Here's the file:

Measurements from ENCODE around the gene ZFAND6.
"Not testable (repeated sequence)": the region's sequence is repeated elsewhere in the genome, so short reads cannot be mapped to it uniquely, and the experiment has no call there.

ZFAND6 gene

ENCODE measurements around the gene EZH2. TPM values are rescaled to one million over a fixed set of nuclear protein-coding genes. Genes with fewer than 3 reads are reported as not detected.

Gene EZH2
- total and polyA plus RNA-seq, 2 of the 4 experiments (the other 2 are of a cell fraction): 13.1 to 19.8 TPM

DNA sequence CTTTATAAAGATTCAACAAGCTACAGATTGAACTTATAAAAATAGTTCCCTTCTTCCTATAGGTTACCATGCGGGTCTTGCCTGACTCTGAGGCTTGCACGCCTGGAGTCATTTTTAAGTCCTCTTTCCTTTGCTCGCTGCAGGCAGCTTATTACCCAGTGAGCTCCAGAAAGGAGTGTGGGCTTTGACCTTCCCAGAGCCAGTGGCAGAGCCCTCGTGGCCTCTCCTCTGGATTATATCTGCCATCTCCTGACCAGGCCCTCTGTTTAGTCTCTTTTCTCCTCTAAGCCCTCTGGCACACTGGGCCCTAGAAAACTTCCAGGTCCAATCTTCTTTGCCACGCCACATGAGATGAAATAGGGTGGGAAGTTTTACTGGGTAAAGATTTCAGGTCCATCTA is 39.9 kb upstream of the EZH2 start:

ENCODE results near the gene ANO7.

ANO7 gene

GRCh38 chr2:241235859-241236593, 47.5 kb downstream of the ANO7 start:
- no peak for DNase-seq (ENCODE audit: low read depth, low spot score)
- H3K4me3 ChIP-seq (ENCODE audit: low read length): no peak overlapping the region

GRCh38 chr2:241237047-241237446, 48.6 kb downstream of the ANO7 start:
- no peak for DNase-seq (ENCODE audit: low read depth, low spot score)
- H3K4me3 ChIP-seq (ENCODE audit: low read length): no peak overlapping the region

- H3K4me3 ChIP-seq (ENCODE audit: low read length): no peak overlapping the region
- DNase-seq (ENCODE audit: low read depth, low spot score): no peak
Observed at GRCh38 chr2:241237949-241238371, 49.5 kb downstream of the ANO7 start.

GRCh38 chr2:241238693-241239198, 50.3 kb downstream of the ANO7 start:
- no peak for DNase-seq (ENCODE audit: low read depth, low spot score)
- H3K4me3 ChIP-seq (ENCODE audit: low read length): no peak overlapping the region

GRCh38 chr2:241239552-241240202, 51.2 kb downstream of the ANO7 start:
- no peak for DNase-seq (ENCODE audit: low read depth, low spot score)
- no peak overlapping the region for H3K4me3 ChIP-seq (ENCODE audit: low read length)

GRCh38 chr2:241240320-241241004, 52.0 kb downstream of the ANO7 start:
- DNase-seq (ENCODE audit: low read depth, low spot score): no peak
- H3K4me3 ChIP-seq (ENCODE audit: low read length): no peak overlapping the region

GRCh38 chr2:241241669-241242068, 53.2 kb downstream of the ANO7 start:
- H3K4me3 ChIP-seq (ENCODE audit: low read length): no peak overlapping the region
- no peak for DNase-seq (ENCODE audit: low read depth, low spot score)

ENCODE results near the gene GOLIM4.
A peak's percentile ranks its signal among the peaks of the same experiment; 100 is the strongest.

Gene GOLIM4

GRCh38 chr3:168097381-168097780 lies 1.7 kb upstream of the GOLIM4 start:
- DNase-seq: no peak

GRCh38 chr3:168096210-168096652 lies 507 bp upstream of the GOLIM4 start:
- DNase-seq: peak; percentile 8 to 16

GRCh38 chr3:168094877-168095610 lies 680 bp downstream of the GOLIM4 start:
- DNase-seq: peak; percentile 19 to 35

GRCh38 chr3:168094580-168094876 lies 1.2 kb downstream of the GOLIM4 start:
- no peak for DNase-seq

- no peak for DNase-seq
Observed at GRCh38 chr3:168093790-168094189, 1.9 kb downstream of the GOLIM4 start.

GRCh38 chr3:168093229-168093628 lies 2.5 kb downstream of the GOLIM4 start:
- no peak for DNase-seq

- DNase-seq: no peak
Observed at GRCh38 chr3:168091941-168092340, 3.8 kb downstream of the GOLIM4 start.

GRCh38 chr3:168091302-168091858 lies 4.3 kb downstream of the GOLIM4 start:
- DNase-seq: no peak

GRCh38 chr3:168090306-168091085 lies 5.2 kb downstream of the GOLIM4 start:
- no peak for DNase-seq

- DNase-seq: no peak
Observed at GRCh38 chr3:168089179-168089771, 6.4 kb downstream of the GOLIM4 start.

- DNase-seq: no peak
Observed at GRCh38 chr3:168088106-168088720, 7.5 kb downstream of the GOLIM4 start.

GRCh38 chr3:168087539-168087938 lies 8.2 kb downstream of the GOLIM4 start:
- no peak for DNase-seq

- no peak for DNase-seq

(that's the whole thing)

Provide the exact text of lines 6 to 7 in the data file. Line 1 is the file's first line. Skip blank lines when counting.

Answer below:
- total and polyA plus RNA-seq, 2 of the 4 experiments (the other 2 are of a cell fraction): 13.1 to 19.8 TPM

DNA sequence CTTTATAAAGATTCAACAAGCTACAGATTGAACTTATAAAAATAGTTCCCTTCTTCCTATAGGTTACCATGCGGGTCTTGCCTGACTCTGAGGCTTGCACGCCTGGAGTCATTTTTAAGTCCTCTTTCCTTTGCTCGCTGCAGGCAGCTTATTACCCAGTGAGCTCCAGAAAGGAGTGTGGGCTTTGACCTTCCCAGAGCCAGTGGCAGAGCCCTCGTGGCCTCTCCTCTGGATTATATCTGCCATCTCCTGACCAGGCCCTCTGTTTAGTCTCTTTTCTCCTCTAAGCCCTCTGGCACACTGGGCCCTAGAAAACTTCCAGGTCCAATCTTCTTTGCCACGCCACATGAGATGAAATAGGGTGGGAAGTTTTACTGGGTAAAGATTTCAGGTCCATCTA is 39.9 kb upstream of the EZH2 start: